Show full abstract
Selenium-speciation experiments from soil samples by accept of ionchromatography-inductively coupled plasma mass spectrometry (IC-ICP-MS) method
Published May 23, 2006

In these days, selenium is one of the most investigated microelements. It has an important proven role in many vital processes. Selenium deficiency can play a role in the contraction of many diseases (e.g. cancer, heart diseases, etc.) and in the aggravation of their clinical aspect directly or indirectly. In this paper, we study the soil of an outdoor experiment for the conversion of the inorganic selenium salt that was spread out in different doses. The danger of the wash-out effect was also investigated. Our experiments showed, that most of the inorganic selenite transforms to selenate form during the years, and in this selenate form it moves to the deeper layers of soil.

Show full abstract
The importance of selenium in the living world and in the scientific research
Published July 16, 2007

Presently, selenium (Se) is one of the most investigated microelements. It has an important proven role in many vital processes. Directly or indirectly, selenium deficiency can play a role in the development of many diseases. On the other hand, the concentration range in which selenium is essential is narrow; there is a narrow gap between neces...sary and toxic content in dietary intake. In this context, selenium contamination poses a further health risk for people if they live near the industrial areas and mining activity.
In this paper, we comprehensively introduce the very important trace element selenium. We studied the base parameters, deposit, analytic and deficiencies, problem of contamination and also the solution of contamination problems of selenium.

Show full abstract
Influence of mammal fossorial activity on bearing-out some chemical elements on up of soil cover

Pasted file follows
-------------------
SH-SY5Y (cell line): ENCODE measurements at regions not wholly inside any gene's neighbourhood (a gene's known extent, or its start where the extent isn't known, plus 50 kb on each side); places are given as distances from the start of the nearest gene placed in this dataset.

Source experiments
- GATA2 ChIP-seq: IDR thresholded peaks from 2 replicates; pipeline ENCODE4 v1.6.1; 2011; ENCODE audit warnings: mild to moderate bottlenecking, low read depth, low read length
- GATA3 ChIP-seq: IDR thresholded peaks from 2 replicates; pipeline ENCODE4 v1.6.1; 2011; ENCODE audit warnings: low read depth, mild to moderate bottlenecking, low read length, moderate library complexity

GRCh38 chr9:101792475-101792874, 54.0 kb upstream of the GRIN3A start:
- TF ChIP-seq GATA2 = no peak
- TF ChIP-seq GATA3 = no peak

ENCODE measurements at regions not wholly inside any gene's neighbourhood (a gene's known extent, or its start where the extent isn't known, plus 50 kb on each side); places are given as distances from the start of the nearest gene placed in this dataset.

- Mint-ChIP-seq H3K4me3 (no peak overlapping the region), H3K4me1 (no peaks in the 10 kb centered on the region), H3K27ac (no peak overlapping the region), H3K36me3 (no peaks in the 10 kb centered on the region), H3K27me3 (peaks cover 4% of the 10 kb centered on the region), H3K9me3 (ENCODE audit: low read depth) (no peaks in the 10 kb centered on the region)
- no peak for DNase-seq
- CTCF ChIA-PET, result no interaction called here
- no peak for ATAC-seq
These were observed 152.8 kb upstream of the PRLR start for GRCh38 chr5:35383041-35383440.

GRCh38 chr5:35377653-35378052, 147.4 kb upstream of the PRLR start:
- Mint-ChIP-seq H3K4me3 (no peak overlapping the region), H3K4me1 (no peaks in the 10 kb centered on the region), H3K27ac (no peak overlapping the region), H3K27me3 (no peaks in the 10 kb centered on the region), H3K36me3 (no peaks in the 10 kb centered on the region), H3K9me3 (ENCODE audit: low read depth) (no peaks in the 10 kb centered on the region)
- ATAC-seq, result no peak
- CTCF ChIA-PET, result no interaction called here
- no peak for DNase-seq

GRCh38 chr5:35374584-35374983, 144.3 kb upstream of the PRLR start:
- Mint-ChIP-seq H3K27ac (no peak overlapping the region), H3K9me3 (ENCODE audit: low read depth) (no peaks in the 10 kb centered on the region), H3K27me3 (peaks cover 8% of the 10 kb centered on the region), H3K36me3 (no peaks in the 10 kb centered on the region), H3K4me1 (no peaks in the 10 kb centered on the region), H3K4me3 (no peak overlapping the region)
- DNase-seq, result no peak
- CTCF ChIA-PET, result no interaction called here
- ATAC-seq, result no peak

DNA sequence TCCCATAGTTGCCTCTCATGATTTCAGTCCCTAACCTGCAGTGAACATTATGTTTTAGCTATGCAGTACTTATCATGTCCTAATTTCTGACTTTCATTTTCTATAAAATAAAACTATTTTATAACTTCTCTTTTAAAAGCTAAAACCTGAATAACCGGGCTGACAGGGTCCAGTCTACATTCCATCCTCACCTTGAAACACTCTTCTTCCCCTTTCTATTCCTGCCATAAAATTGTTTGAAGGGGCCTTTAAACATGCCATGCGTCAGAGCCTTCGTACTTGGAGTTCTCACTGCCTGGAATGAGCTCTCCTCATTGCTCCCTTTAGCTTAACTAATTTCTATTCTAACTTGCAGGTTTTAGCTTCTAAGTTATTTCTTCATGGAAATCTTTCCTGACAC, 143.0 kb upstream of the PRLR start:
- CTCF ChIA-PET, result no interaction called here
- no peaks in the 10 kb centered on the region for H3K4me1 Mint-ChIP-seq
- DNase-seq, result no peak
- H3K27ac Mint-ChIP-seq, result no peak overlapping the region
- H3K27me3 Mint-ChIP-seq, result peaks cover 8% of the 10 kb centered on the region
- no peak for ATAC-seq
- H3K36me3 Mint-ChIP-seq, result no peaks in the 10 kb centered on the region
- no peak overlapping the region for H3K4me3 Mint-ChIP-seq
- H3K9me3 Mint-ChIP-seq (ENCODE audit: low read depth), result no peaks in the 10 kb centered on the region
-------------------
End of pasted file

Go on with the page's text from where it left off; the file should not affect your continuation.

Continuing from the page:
Published November 3, 2010

Fossorial activity of mammals is conductive to trace of microelements from more deep soil horizons into zone of its active involving to biological cycle. As a result of researches have established the mostly intensive migration of micro- and macroelements that is goes at the expense of mammals fossorial activity it is typical for humid gully with oak wood. A middle position in speed of entering chemical elements is belonging to artificial oak wood in the watershed and humid lime-and-ash with oak wood in floodplain. Mostly slow migration in speed of entering elements is typical for middle-dry pine wood on sandy terrace.

Show full abstract
Effect of cadmium and zinc contamination on the population dynamics of soil microorgani
Published March 11, 2014

Changes in the population dynamics of microorganisms in a soil artificially contaminated with various doses of cadmium and zinc was examined from a quantitative point of view, under laboratory circumstances. The research was based on a chernozem soil originating from the area of a long-term microelement contamination model experiment (Nagyhörc...sökpuszta, Hungary), which was carried out during 1991 in the Experimental Site of the Institute of Soil Science and Agricultural Chemistry, Centre for Agricultural Researche Hungarian Academy of Sciences, Budapest, Hungary. According to the amount of bacteria, microscopic fungi and nitrifying bacteria, it can be stated that the effect of contamination can be observed even in the perspective of nearly two decades. In more cases significant changes in the number of soil bacteria and microscopic fungi could be observed, and the nitrification activity increased in case of both microelements. Therefore the further research of changes in microbial activity of these soils can provide novel scientific results.